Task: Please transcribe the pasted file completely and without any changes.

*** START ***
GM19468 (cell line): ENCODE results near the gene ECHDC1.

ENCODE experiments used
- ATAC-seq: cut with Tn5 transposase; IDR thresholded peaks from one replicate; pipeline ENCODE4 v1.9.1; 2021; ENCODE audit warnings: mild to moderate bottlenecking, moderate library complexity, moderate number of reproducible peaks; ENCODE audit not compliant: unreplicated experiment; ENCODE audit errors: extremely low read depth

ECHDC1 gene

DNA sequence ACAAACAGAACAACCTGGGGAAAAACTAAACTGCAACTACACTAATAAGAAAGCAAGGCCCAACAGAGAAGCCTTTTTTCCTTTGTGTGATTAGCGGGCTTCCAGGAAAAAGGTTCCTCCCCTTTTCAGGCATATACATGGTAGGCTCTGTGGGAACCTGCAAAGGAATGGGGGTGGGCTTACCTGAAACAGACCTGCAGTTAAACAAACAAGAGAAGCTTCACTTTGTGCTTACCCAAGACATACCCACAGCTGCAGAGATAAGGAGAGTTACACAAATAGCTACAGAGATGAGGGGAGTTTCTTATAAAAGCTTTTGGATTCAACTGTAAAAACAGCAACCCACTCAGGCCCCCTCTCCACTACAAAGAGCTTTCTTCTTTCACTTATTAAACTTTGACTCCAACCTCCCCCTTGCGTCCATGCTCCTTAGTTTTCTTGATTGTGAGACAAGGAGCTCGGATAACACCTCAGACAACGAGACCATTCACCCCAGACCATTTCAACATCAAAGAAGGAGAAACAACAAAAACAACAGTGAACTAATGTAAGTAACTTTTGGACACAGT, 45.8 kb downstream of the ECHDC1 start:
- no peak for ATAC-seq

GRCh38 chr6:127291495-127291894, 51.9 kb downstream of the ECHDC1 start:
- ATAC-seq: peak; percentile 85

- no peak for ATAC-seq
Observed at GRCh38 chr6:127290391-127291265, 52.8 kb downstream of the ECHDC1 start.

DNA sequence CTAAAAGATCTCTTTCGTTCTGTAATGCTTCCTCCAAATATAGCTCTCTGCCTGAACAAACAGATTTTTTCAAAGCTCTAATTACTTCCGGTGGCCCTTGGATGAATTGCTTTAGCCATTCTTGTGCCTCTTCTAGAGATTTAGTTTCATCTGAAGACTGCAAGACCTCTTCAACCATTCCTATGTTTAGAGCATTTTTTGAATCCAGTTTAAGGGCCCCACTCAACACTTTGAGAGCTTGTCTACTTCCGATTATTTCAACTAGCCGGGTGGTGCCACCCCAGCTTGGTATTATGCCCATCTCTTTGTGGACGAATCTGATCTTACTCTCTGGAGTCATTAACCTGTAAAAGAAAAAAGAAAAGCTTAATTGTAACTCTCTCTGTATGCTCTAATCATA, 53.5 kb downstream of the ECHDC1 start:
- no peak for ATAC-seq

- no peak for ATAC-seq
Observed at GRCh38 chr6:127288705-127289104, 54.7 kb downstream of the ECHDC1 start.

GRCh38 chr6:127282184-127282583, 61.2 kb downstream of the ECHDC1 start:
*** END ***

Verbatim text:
GM19468 (cell line): ENCODE results near the gene ECHDC1.

ENCODE experiments used
- ATAC-seq: cut with Tn5 transposase; IDR thresholded peaks from one replicate; pipeline ENCODE4 v1.9.1; 2021; ENCODE audit warnings: mild to moderate bottlenecking, moderate library complexity, moderate number of reproducible peaks; ENCODE audit not compliant: unreplicated experiment; ENCODE audit errors: extremely low read depth

ECHDC1 gene

DNA sequence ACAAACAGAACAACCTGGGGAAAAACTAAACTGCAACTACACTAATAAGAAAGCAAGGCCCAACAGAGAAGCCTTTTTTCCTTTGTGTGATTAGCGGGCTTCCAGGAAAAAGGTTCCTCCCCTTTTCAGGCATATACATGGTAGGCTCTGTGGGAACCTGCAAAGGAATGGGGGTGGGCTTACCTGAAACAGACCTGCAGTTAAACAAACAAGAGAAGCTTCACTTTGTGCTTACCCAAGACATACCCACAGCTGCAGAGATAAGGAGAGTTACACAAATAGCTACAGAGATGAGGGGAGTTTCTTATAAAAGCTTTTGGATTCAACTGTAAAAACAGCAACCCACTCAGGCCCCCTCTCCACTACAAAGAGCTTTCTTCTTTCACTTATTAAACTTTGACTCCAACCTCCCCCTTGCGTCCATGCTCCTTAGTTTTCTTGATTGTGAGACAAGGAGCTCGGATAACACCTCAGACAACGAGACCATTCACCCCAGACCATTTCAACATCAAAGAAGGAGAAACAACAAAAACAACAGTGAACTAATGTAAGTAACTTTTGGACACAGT, 45.8 kb downstream of the ECHDC1 start:
- no peak for ATAC-seq

GRCh38 chr6:127291495-127291894, 51.9 kb downstream of the ECHDC1 start:
- ATAC-seq: peak; percentile 85

- no peak for ATAC-seq
Observed at GRCh38 chr6:127290391-127291265, 52.8 kb downstream of the ECHDC1 start.

DNA sequence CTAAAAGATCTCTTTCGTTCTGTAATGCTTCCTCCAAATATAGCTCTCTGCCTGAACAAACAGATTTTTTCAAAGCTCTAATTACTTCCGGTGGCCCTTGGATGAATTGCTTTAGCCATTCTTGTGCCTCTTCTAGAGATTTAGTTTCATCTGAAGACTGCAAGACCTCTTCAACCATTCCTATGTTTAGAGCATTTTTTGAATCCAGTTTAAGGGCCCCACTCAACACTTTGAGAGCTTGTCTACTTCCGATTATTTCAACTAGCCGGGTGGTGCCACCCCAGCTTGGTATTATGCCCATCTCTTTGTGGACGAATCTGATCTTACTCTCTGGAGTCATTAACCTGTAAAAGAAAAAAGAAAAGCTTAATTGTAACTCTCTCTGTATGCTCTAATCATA, 53.5 kb downstream of the ECHDC1 start:
- no peak for ATAC-seq

- no peak for ATAC-seq
Observed at GRCh38 chr6:127288705-127289104, 54.7 kb downstream of the ECHDC1 start.

GRCh38 chr6:127282184-127282583, 61.2 kb downstream of the ECHDC1 start: